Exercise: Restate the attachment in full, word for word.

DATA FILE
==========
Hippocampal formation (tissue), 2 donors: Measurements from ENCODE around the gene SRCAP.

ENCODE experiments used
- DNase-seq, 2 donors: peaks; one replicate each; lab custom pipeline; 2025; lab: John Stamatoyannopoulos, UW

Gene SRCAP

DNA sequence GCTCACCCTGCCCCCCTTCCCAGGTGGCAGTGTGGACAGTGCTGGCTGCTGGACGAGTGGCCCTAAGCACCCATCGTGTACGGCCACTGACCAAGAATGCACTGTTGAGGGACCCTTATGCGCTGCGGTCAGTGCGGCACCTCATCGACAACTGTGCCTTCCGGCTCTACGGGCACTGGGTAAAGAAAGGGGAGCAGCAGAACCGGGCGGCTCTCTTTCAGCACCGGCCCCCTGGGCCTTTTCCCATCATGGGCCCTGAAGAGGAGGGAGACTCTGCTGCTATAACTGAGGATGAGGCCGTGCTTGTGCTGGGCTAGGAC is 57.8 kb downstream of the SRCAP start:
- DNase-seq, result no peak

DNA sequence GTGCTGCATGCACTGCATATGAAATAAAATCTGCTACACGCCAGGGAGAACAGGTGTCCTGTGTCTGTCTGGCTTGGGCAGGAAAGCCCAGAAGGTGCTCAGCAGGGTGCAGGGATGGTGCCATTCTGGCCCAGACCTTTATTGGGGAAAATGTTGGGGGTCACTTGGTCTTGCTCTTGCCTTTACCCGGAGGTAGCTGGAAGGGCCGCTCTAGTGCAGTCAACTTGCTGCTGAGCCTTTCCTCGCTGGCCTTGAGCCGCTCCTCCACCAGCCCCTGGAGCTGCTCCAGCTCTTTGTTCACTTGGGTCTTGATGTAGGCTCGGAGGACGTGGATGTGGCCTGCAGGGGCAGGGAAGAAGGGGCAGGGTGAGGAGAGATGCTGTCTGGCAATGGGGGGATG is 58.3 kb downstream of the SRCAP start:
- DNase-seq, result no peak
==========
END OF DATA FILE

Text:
Hippocampal formation (tissue), 2 donors: Measurements from ENCODE around the gene SRCAP.

ENCODE experiments used
- DNase-seq, 2 donors: peaks; one replicate each; lab custom pipeline; 2025; lab: John Stamatoyannopoulos, UW

Gene SRCAP

DNA sequence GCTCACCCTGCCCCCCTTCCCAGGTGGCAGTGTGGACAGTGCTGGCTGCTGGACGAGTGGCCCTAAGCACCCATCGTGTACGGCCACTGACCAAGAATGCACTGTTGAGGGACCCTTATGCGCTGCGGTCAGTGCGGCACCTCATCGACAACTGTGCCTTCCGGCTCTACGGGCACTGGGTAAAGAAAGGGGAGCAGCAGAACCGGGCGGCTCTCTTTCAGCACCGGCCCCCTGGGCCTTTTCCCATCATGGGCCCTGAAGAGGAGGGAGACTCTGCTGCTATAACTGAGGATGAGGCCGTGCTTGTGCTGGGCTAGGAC is 57.8 kb downstream of the SRCAP start:
- DNase-seq, result no peak

DNA sequence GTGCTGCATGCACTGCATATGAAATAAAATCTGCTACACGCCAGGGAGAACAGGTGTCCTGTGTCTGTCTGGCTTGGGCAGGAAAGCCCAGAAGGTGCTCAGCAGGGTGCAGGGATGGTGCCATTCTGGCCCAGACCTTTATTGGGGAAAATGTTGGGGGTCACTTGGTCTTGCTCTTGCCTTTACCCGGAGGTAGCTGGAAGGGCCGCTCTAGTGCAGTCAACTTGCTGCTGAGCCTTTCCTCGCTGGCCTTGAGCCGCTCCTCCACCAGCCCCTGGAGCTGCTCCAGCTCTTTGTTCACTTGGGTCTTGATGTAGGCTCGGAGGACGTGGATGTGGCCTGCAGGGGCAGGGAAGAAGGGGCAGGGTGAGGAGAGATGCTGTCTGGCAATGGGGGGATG is 58.3 kb downstream of the SRCAP start:
- DNase-seq, result no peak